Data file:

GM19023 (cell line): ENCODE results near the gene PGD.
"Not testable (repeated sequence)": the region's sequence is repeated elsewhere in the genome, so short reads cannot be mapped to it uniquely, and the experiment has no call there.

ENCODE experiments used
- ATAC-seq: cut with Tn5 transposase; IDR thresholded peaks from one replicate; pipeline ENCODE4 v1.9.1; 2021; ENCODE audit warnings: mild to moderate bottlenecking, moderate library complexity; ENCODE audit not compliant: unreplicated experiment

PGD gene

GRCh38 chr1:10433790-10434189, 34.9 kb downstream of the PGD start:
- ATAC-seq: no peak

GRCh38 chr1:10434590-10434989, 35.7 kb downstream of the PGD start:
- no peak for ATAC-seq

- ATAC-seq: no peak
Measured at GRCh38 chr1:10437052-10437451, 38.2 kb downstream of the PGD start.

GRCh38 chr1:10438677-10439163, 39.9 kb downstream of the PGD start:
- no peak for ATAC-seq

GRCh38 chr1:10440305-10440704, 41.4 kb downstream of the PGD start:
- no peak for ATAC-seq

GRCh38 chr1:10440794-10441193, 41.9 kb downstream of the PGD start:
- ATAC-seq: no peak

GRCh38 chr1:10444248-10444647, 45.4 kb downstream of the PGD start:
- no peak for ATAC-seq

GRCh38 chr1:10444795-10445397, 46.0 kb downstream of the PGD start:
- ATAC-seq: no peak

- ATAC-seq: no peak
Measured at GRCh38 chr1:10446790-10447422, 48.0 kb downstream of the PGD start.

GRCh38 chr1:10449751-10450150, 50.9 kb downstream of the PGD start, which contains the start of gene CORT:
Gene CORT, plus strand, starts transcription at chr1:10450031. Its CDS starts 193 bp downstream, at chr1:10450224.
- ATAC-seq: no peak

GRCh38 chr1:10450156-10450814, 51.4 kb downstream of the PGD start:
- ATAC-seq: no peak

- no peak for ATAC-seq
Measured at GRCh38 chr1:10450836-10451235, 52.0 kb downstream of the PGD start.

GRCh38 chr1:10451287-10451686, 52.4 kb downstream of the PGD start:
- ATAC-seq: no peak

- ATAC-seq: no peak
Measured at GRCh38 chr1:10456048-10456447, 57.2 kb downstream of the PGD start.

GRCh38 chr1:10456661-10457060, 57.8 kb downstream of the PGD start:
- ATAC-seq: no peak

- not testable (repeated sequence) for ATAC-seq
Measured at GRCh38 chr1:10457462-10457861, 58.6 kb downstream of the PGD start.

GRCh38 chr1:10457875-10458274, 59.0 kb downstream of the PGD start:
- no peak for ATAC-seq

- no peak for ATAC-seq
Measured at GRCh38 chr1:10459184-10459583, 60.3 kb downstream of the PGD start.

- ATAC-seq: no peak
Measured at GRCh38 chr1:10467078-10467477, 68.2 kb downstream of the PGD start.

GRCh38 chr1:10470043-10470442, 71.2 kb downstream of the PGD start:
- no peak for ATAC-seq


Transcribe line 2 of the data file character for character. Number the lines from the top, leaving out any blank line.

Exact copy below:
"Not testable (repeated sequence)": the region's sequence is repeated elsewhere in the genome, so short reads cannot be mapped to it uniquely, and the experiment has no call there.